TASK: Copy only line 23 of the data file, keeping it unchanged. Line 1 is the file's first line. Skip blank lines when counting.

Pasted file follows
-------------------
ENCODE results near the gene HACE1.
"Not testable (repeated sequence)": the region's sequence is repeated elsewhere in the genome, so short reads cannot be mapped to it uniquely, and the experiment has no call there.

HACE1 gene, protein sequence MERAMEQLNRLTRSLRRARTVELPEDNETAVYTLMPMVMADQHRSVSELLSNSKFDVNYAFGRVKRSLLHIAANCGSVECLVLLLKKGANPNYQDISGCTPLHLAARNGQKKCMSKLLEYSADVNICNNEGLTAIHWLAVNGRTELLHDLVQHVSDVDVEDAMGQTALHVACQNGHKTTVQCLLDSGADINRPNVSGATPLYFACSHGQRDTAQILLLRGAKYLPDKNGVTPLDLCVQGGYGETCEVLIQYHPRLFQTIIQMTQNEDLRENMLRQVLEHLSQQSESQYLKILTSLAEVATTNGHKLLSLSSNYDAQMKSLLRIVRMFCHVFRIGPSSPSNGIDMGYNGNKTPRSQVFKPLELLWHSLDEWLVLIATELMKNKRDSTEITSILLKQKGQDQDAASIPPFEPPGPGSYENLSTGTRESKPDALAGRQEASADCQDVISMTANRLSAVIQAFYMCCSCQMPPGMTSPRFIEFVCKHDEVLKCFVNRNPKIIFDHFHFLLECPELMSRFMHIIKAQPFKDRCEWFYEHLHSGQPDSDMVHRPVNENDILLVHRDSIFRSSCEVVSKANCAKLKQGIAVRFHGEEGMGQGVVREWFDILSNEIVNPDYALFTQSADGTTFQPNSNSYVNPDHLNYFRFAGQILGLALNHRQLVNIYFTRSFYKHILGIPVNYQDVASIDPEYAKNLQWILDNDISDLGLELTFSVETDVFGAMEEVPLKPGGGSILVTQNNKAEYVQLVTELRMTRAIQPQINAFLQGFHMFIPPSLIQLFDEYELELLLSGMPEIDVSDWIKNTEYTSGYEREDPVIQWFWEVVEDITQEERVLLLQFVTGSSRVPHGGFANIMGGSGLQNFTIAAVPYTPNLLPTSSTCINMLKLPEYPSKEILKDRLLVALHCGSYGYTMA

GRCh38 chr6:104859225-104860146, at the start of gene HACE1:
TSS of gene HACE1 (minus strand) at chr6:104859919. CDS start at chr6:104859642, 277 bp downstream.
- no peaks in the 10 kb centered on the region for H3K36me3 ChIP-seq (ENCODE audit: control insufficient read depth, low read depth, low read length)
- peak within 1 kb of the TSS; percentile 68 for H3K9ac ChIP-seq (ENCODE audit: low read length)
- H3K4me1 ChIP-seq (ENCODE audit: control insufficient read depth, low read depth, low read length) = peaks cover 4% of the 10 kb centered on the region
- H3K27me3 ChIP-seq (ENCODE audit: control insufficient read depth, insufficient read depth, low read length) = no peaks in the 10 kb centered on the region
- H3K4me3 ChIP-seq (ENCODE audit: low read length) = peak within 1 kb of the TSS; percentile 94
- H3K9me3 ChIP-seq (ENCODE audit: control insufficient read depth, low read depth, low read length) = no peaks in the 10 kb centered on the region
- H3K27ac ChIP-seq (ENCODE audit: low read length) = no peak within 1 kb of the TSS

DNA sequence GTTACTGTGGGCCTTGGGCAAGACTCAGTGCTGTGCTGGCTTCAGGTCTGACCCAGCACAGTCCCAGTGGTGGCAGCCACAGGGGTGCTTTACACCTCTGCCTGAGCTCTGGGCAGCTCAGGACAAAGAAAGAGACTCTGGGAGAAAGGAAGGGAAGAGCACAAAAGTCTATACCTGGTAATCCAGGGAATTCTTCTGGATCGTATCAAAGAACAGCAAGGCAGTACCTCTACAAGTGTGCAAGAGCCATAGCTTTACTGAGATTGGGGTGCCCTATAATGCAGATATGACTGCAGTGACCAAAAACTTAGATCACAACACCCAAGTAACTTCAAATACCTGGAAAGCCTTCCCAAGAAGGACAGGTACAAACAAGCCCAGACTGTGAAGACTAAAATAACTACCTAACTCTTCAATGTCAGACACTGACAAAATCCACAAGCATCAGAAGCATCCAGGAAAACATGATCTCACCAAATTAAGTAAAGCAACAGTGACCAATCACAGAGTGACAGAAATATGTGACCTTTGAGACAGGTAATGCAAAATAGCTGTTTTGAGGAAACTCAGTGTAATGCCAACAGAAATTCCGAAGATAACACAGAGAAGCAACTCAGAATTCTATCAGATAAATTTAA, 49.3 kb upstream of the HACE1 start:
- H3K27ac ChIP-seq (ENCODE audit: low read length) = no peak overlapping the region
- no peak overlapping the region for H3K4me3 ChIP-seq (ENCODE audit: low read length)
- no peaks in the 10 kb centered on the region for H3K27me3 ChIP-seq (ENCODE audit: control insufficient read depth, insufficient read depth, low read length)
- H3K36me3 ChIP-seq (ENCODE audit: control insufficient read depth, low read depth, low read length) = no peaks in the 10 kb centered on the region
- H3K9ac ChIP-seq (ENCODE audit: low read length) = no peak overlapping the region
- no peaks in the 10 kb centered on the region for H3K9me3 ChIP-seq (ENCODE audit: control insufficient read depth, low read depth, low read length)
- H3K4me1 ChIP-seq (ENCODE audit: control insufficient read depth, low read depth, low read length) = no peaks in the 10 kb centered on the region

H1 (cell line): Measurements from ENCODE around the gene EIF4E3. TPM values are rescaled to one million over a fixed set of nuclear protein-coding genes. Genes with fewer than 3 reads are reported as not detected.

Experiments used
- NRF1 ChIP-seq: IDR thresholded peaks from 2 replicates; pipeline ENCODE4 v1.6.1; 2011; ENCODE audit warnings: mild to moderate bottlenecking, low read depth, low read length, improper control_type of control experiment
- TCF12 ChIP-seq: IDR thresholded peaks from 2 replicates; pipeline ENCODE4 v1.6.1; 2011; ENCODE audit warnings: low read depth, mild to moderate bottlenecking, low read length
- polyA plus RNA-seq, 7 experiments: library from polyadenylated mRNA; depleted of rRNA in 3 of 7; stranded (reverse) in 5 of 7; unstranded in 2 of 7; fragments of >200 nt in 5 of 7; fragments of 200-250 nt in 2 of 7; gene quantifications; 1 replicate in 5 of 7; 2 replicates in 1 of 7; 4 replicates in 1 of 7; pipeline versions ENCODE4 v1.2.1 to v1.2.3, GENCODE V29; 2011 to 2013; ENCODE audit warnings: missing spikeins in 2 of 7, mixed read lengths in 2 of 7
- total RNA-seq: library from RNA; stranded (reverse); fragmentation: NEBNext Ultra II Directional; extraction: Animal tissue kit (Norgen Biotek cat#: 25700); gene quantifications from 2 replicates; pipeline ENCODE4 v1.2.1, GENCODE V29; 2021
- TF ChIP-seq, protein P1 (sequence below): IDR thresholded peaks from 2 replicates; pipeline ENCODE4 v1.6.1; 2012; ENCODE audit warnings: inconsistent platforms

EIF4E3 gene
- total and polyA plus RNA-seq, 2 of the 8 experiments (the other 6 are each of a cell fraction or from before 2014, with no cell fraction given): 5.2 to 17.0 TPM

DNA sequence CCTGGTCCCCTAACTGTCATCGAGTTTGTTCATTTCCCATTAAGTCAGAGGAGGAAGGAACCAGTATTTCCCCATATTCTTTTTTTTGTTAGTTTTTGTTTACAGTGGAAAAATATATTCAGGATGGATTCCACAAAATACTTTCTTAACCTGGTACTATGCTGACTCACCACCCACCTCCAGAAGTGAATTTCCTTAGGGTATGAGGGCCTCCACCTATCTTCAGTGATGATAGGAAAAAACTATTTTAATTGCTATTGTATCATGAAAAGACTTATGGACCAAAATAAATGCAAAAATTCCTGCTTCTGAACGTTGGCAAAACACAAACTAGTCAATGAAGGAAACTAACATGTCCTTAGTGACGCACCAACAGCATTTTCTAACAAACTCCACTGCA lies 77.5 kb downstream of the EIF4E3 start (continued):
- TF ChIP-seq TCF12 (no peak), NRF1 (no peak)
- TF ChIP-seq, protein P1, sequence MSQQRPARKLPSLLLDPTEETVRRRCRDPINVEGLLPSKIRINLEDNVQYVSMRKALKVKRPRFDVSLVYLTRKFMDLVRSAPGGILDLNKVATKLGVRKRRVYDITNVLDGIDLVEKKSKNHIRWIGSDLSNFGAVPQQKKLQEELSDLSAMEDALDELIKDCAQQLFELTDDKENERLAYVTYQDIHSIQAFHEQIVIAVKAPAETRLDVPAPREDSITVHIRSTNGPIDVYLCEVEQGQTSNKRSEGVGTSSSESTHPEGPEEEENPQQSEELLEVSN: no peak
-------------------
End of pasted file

- NRF1 ChIP-seq: IDR thresholded peaks from 2 replicates; pipeline ENCODE4 v1.6.1; 2011; ENCODE audit warnings: mild to moderate bottlenecking, low read depth, low read length, improper control_type of control experiment